Leave a comment:


  • JK0
    replied
    FTA: Did anyone manage to get an EICR before the lockdown?

    The reason I ask, is that if this requirement comes in as planned on 1st July, will you have been able to get an electrician out and done any 'necessary improvements' by then?

    We've only got 3 months guys!

    Leave a comment:


  • JK0
    replied
    I just heard from the electrician I booked to do the EICR at my house in London tomorrow. He wants to postpone it as my tenants are all there working from home.

    In view of this, it's going to be difficult, to say the least, to get 14 properties inspected and upgraded by next April. I wonder if TPTB can be prevailed upon to forget about this legislation for the time being?

    Leave a comment:


  • JK0
    replied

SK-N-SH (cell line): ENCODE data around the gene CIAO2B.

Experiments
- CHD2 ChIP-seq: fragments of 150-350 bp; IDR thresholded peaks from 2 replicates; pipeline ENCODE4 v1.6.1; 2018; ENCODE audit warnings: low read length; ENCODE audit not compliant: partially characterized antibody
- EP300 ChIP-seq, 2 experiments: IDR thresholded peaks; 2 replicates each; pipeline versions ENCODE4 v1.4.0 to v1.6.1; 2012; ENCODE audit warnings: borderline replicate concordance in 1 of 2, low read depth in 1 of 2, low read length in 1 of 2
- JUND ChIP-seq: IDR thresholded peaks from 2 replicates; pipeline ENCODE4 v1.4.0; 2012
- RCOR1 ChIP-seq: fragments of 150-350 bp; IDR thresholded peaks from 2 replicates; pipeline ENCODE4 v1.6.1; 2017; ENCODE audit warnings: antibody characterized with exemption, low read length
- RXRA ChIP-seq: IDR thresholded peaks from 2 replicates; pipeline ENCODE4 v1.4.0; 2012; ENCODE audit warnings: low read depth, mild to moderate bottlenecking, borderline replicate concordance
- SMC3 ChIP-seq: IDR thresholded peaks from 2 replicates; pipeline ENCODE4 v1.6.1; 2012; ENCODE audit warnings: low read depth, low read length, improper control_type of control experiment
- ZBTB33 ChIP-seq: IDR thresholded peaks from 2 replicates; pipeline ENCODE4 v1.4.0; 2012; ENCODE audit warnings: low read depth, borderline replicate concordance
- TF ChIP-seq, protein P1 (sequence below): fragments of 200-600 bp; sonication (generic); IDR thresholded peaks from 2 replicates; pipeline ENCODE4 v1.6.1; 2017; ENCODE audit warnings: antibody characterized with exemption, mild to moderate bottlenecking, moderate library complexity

Okay, this is the version without the electrician's estimate:

    I asked my agent to get EICR's for two of my flats here in Reading. Rather than provide them they sent two estimates. The higher one was £995. They say that if I don't accept that, they will send a failed EICR in two weeks time.

    I'm so waiting for Bojo to get this sort of blackmail.

    Leave a comment:


  • JK0
    replied
    Originally posted by DPT57 View Post
    I think you need to redact that image so that the suppliers details are not visible
    I'm not naming & shaming someone. It's a quote someone's willingly sent me. Nevertheless I will try.

    Leave a comment: